How much are you willing to cheat? The answer is probably not enough. When I’m talking about cheating here I don’t mean the kind of legal or ethical violations that could wind you up in jail or sitting on a lifetime of guilt. No, the kind of cheating I’m talking about is breaking the assumptions for how things are supposed to be done.
Everyone has unwritten rules for how life is supposed to work. Unfortunately it often takes a brazen cheater to break those rules and show how they didn’t apply at all. You don’t realize what rules you are abiding until you see someone who sleeps three hours a day, works four hours per week or transforms from a chump to pick-up artist.
Cheating is More Than Creativity
Some of you may think I’m really stretching the word “cheating” here to encompass everything from creativity to luck. But here’s the thing, before you break an assumption and do something differently it can often feel like you are cheating the system. Even as you go forward and break old rules part of you feels dishonest, as if you are annoyed that the world doesn’t follow the assumptions you have.
I have had a minor case of cheating assumptions when it came to study for exams. Because aside for some quick review I didn’t do it. Even in University I’ve aced exams where the total review time before writing was less than a half hour. It may sound creative or smart, but until recently it always felt like cheating.
I shouldn’t be able to do well in exams without studying at all. In highschool I would occasionally study a little bit just to feel a bit less like a cheater. When you break your own assumptions about how the world is supposed to work, it feels wrong.
Creativity implies coming up with a solution you are comfortable with, perhaps even proud of. I feel creative when I come up with a new article idea, do some painting or just finish some brainstorming. But cheating never feels comfortable. Even when you are implementing your cheat, you often just sit there waiting for the universe to prove you wrong.
Cheating What You Can’t Explain
The reason cheating feels wrong or at least disconcerting is that you can’t really explain it. When you break down an assumption about the world, you are left with a vacuum of understanding. I’m sure many people after seeing Steve Pavlina’s polyphasic sleep trial shattered their notions about how sleep had to work.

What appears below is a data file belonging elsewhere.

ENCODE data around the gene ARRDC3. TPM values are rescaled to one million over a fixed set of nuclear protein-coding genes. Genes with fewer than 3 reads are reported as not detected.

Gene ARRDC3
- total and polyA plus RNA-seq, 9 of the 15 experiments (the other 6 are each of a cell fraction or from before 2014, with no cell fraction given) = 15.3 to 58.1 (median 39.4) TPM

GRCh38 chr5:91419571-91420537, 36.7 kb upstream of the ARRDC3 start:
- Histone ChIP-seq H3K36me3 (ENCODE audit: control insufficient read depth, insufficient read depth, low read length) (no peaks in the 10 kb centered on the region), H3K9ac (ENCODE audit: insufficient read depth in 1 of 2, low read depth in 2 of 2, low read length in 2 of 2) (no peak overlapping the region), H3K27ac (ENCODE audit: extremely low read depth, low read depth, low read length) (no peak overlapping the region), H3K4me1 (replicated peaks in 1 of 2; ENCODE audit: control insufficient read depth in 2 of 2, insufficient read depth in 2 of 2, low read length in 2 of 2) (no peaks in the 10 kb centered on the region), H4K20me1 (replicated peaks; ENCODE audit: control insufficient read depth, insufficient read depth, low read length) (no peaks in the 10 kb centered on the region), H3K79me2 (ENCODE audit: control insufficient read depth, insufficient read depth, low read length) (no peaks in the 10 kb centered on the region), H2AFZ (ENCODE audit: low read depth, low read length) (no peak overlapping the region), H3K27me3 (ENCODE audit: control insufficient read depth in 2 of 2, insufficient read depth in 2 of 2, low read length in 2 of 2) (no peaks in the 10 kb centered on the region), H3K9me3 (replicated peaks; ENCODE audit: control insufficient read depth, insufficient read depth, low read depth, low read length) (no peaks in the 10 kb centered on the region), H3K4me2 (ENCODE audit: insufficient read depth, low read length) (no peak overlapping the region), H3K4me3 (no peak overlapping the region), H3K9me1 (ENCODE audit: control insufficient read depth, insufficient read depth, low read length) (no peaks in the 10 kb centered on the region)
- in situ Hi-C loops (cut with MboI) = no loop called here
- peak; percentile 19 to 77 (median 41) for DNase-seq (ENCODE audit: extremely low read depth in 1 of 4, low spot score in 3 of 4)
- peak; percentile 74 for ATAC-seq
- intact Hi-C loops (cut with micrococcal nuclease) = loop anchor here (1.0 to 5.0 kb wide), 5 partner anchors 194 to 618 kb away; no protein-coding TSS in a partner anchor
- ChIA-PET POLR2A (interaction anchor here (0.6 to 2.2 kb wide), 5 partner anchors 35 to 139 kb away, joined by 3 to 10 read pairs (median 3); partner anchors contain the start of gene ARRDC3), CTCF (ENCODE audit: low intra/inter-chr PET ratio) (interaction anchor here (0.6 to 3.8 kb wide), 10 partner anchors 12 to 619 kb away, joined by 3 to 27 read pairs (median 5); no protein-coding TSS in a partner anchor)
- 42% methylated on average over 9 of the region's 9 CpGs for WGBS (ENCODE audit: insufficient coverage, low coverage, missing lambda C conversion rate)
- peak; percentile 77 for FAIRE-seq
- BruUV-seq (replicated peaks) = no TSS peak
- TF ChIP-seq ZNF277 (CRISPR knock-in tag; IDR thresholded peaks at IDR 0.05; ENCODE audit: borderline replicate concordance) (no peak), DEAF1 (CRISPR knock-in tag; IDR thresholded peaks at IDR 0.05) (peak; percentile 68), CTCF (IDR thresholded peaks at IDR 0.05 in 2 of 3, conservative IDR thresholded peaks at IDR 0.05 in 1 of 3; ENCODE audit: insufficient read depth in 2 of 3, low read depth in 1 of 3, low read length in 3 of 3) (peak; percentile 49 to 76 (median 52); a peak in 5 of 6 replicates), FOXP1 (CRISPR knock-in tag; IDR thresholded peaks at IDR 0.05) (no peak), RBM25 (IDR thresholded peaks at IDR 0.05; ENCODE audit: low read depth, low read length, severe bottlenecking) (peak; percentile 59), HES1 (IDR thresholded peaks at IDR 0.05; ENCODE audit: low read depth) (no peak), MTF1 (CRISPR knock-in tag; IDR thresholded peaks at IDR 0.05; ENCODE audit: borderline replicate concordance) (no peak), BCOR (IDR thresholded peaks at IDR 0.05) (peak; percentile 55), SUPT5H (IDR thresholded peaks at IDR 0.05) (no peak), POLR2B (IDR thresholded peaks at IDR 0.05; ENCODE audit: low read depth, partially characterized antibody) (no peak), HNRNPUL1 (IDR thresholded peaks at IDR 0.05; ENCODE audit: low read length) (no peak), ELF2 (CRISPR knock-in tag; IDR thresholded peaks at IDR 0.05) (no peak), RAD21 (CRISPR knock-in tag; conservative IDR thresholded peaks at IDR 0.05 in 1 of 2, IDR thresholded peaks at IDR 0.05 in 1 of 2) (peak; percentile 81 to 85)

I think many people avoid cheating precisely because of this vacuum. If your assumptions were broken, you would lose a lot of certainty. A lack of certainty terrifies most people, so they don’t bother to test the assumptions at all. It isn’t a fear of failure that keeps people from challenging assumptions. It is a fear that it might actually work.
Be Aware of Your Assumptions
You can’t leave a room if you don’t know where the door is located. Similarly you can’t cheat your assumptions if you don’t know how they surround you. Being aware of your assumptions about reality is critical if you plan on breaking any of them.
Whenever I examine a problem, I ask myself what my assumptions are. I’ll ask myself, “In order for this to be true, what would I need to believe.” As an example, if I’m going to the gym every day for three hours to get in shape, I might ask myself: “What would I need to believe in order to use this as a solution.”
This gives me a list of assumptions:
- More workout time means better gains.
- Working out for three hours is better than one.
- Working out every day is better than a less regular cycle.
- Exercise is a good way to get in shape.
- Going to the gym is a good way to exercise.
Some of those assumptions will be true, but if you are struggling with a problem, chances are some of those assumptions are wrong. Even if you are doing well, there may be flawed rules you are obeying.
Cheat Assumptions Regularly
When I came to start blogging I had a lot of flawed assumptions. It took a fair amount of cheating before I realized they were nothing more than superstition. I used to believe that longer articles meant better content, images should be avoided and you should never try to actively promote. Without cheating those assumptions I wouldn’t be here today.
Regular cheating doesn’t just apply to small things, but entire life areas as well. I used to be a bit of a workaholic, trying to work on my goals for most of my waking day. I had to cheat the assumption I had that working all the time was the most productive strategy. Now I get more enjoyment and more work done without sacrifice.
Don’t Backslide on Your Cheats
Become a scientist. When you see that a cheat is working, don’t skew results just to prove it wrong. Instead, continue testing until you verify that the cheat holds. Once it does, come up with an explanation so that the cheat fits back into your web of understanding.
Many physicists feel quantum mechanics is cheating. This odd branch of physics devoted to tiny particles. There has never been a prediction of quantum mechanics theoretically that has been disproved through experiment. But to this date, most scientists still have no idea why it should work. Particles teleport, move randomly and exist in many places at once.
When quantum mechanics was developed, many scientists, including Albert Einstein, were opposed to it. Einstein is quoted as saying, “God does not play dice,” when referring to the randomness in this field. But just because you can’t currently explain something doesn’t mean it isn’t true.
If a cheat works, then it means your assumptions are flawed, not the cheat. Adjust your beliefs, not your methods. Don’t be afraid to cheat what you believe.
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